Jim Clark had 550 VAR as his ‘company car’ up until he died in 1968, putting some 20,000 miles on it, mainly around Berwickshire where the car became well known.

I saw this car for the first time ‘in the flesh’ at the Brands Hatch Lotus Festival in August 2013, and it caused quite a stir when it turned up. Sir John Whitmore drove Jack Sears and the (then) owner and his wife around the circuit in 550 VAR, and the car was driven up onto an old Thames Trader car transporter for us all to have a look at the rear suspension.

Will Payton had brought his immaculate Pre-Aeroflow car (178 TJH) along to be displayed (which won car of the show) and he also got very excited by this ‘Jim Clark’ car. So much so that 3 months later it had changed hands, and 178 TJH had a new stable mate.

Will has spend several hundred hours on the car since then, stopping the oil leaks, overhauling the rear suspension and brakes, and detailing the bodywork, engine bay AND underside to perfection.

The car looked good at Brands, and now it looks absolutely stunning.


92 550VAR Jim Clark Lotus Cortina 1

92 550VAR Jim Clark Lotus Cortina 2


In August 2014 Will was invited to take the car up to Scotland to participate in the celebration of the 50th anniversary of Jimmy’s BTCC win in 1964. Both he and the car make an appearance in this video:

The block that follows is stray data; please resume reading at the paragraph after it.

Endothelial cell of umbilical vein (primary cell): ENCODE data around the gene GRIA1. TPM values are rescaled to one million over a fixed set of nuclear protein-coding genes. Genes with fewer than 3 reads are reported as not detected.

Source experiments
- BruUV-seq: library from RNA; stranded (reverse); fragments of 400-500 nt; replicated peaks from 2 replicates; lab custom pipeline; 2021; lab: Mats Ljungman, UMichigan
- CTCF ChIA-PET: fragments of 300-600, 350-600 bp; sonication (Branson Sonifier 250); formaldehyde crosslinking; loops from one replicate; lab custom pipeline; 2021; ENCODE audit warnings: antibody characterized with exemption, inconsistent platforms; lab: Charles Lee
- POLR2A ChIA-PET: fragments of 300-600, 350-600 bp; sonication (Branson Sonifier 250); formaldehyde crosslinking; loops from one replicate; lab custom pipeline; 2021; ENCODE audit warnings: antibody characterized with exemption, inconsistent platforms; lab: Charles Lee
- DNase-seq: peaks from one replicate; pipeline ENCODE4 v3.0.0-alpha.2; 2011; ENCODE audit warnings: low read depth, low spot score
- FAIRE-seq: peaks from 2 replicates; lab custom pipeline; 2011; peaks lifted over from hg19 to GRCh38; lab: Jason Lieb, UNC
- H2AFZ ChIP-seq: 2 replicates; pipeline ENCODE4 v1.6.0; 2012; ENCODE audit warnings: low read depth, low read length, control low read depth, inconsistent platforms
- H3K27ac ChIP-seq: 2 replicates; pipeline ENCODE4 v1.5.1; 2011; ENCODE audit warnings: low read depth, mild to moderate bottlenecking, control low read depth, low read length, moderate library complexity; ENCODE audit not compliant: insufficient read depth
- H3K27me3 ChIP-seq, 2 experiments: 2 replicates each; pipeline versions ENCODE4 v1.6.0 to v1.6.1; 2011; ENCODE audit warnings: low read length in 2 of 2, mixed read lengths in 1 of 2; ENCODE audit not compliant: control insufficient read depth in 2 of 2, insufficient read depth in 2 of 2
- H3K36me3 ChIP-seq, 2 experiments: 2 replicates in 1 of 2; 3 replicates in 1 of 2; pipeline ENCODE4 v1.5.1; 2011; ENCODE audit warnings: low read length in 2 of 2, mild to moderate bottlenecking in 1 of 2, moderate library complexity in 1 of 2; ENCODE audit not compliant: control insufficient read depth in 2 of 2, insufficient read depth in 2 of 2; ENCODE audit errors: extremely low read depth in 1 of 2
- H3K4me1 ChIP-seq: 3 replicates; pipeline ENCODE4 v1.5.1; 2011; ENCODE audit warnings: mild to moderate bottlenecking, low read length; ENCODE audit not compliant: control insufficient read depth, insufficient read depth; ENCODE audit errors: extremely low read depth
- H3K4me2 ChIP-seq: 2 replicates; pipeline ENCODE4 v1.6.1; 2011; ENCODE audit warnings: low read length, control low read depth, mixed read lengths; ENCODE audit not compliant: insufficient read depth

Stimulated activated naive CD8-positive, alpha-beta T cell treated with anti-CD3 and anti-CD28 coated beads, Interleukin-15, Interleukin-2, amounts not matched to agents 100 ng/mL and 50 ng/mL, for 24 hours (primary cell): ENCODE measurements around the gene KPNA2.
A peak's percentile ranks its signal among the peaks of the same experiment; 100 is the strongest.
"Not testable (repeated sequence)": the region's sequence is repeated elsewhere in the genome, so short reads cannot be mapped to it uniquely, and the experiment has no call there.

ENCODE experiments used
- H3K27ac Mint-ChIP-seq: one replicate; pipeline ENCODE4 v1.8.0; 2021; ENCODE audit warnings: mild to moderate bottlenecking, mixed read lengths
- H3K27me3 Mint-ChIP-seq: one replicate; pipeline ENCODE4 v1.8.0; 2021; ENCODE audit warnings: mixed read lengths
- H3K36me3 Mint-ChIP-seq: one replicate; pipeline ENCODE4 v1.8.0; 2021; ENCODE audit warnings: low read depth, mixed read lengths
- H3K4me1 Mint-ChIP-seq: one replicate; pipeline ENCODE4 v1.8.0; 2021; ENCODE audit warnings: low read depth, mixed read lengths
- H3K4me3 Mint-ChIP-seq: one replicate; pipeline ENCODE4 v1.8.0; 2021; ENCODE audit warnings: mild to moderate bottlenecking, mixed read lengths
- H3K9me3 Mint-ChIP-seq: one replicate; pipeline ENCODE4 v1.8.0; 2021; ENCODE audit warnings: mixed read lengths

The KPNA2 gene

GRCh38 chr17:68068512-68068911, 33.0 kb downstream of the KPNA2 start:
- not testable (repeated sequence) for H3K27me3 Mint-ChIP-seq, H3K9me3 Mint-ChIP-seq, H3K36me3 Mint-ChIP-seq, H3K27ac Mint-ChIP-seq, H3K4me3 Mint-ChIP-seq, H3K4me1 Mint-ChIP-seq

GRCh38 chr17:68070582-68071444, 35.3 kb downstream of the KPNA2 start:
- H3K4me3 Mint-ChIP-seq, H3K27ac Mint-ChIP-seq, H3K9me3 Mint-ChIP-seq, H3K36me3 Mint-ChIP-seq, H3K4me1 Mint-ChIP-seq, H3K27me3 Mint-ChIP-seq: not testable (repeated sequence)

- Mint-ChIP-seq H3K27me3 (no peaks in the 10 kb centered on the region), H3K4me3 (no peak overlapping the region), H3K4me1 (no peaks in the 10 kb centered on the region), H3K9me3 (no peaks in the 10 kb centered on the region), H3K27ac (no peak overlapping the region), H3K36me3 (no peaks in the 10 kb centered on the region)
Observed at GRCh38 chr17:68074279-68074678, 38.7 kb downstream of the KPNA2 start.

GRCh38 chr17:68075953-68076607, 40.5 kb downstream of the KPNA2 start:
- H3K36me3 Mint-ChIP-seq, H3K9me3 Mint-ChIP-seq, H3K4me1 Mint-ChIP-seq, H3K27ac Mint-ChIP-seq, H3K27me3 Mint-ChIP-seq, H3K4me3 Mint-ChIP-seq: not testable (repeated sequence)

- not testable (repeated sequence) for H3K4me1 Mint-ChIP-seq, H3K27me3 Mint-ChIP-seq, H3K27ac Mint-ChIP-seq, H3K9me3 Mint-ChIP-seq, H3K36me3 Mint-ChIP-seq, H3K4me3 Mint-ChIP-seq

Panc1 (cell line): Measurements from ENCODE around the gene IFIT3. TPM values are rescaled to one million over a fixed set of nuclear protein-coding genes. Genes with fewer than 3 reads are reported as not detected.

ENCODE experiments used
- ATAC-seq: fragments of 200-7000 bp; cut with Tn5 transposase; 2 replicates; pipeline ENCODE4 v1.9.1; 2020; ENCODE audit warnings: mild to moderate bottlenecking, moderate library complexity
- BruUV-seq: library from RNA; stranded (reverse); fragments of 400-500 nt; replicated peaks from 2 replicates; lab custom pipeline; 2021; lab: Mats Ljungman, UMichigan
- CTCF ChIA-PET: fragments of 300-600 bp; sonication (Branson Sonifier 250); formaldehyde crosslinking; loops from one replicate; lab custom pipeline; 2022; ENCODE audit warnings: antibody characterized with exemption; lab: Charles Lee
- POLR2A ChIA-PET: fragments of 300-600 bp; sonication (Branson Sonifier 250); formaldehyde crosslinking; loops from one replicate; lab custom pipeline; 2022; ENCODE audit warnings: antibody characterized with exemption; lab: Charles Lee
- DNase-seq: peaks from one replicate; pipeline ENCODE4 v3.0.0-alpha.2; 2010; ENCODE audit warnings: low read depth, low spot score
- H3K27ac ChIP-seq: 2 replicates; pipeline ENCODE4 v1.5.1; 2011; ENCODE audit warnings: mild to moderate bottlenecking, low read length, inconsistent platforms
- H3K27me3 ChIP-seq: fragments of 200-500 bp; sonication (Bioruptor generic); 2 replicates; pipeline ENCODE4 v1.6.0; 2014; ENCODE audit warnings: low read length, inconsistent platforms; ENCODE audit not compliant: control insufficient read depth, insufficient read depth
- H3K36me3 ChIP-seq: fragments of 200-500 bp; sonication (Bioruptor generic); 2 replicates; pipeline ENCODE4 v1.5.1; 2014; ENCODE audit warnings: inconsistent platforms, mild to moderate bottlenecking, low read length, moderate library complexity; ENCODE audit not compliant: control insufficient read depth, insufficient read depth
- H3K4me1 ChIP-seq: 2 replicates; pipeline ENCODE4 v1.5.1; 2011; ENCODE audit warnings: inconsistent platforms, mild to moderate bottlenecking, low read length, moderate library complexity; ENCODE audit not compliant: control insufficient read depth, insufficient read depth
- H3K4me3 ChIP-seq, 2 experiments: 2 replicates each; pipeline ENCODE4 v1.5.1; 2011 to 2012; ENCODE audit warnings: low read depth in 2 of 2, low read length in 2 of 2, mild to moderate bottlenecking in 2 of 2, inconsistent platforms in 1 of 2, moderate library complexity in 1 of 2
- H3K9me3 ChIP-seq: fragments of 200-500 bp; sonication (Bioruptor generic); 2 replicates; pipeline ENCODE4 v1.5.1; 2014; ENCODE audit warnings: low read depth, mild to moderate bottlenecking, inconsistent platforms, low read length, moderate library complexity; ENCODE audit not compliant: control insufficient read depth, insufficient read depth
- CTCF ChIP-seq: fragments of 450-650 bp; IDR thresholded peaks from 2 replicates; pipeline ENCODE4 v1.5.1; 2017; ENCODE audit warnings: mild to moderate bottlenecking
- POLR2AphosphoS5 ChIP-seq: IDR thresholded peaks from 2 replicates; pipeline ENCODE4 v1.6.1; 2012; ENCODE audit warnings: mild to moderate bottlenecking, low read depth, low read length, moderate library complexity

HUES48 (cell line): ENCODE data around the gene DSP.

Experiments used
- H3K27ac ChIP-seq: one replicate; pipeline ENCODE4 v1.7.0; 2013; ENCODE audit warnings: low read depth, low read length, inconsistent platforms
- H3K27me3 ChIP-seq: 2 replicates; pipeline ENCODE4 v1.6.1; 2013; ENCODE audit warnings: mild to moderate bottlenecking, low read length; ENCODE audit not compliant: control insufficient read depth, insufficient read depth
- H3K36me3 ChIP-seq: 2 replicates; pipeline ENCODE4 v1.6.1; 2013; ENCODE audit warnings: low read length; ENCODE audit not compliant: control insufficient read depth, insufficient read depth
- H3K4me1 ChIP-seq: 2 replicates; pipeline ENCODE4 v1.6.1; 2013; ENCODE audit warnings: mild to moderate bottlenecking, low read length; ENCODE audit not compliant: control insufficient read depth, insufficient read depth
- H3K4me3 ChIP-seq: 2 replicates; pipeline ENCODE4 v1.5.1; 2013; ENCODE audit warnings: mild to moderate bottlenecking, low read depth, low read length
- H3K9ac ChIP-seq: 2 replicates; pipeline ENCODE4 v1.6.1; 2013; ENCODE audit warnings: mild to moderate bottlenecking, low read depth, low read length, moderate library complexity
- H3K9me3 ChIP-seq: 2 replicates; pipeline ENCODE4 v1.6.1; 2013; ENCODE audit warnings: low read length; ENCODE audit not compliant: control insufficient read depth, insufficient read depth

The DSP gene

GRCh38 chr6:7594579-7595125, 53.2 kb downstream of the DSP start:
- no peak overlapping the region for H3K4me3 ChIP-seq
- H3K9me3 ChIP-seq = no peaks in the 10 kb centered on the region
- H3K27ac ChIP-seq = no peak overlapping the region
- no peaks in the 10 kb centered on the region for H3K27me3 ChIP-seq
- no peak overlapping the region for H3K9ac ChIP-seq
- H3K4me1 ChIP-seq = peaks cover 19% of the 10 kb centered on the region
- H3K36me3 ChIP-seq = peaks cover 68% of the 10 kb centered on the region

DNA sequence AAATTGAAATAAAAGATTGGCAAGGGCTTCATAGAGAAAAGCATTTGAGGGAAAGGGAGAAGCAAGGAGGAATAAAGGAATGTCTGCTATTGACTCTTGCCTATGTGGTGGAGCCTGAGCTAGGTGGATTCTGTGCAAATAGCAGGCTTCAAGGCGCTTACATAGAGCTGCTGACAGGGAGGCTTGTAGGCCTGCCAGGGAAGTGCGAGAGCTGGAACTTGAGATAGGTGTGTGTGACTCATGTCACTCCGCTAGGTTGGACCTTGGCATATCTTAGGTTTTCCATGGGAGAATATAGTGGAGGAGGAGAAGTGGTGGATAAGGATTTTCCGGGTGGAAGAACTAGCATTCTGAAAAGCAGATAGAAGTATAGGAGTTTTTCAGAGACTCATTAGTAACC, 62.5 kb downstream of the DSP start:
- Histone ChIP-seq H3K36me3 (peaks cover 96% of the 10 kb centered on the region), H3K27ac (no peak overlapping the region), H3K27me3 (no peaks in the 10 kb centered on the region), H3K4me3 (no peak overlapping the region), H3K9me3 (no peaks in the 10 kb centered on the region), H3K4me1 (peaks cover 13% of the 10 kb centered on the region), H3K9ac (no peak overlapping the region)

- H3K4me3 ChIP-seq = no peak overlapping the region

And Will has hunted out some old footage with Jimmy driving the car:

I have taken many detailed photos of the car, and also have some photos of the renovation completed by Trevor Barefoot whilst he had it in his collection. Some of these are shown on the following pages.

But first, a background of the car, as written up in Classic Cars magazine in September 2010.


The IRS Cortina was born in November 1963, when Lotus Cars was still based at Cheshunt in Hertfordshire. One Monday morning Colin Chapman arrived at the competition department with a drawing he’d made on a large sheet of paper. He had devised an independent suspension layout for the Lotus Cortina. ‘I’ve got a little job for you chaps,’ he told Bob Dance and the race team. ‘Perhaps you could knock this up for me. I’ll come back a bit later and see how you’re getting on.’

It was just one of those one-off projects that Chapman would give us to keep us busy in the winter between the race seasons,’ says Dance. ‘But everything was worked out properly and precisely. Chapman was very much in touch and hands on – he always knew exactly what components he wanted us to use.’

Since the Sixties, Bob Dance has kept a log covering the records of everything he has done to every single works Lotus, right up to the 1963 Championship-winning Lotus 25 he is currently working on at Classic Team Lotus. He shows me the entry in capital letters: ‘TUESDAY 19TH NOV 1963. STARTED WORK ON IRS CORTINA FOR FORDS’.